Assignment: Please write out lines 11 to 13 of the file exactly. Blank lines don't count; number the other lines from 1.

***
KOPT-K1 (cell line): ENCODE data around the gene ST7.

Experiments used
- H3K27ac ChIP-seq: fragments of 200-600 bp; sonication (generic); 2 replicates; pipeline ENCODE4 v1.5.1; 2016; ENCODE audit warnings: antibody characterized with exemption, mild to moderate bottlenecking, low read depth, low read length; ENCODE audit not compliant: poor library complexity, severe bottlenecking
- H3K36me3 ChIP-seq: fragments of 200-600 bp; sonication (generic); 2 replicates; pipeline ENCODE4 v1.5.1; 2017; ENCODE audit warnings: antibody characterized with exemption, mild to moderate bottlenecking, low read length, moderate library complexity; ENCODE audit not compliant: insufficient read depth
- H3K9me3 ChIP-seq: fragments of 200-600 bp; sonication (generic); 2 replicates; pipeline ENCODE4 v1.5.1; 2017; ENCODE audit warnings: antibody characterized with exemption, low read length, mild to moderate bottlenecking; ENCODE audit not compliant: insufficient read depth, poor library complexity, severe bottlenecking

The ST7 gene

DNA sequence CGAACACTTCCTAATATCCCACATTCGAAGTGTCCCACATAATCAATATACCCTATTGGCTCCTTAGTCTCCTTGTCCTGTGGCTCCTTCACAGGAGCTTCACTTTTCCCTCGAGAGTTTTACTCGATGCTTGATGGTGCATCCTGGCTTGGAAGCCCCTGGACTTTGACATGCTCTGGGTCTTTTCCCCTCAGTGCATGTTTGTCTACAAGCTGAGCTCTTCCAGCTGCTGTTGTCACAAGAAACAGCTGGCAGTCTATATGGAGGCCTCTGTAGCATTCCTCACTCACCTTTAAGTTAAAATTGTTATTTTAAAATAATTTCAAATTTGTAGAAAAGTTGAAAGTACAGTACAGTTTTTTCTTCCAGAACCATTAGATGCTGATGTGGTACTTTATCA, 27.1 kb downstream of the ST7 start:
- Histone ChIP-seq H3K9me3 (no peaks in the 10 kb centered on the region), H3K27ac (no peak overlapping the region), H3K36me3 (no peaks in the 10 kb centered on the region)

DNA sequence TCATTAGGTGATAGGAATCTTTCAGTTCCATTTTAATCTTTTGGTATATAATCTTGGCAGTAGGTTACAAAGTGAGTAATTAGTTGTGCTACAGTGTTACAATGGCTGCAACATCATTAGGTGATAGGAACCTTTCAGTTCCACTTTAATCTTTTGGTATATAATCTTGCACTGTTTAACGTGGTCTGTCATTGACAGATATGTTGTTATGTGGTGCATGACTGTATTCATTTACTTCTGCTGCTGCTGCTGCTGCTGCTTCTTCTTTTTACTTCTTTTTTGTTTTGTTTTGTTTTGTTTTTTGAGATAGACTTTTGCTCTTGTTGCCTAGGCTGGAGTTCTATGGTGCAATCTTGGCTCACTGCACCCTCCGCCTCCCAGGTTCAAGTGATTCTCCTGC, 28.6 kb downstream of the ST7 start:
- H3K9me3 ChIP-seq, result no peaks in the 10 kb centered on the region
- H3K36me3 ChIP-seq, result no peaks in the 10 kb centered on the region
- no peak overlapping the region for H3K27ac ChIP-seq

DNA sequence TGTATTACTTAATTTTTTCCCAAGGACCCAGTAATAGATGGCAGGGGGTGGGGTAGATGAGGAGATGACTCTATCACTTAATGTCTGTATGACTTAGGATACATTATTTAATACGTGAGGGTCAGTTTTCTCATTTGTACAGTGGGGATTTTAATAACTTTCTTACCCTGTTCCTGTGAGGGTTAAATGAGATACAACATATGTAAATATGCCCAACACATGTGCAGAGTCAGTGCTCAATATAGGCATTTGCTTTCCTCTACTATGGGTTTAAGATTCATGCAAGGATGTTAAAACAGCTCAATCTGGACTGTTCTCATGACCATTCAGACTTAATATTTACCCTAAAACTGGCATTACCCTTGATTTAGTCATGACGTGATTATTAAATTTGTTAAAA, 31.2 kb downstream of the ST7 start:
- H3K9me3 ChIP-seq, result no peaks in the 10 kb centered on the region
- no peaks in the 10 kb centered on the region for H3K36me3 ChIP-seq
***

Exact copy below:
- H3K36me3 ChIP-seq, result no peaks in the 10 kb centered on the region
- no peak overlapping the region for H3K27ac ChIP-seq

DNA sequence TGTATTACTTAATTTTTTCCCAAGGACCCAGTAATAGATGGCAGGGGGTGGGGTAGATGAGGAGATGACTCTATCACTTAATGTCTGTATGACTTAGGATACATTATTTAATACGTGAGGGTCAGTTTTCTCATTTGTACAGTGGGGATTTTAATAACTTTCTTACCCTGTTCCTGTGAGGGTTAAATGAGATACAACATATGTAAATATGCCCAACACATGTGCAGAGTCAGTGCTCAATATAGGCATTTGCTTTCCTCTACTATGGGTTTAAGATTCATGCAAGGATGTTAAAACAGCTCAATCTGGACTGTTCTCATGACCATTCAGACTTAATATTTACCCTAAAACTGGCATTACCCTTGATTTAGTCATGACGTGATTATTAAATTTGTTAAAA, 31.2 kb downstream of the ST7 start: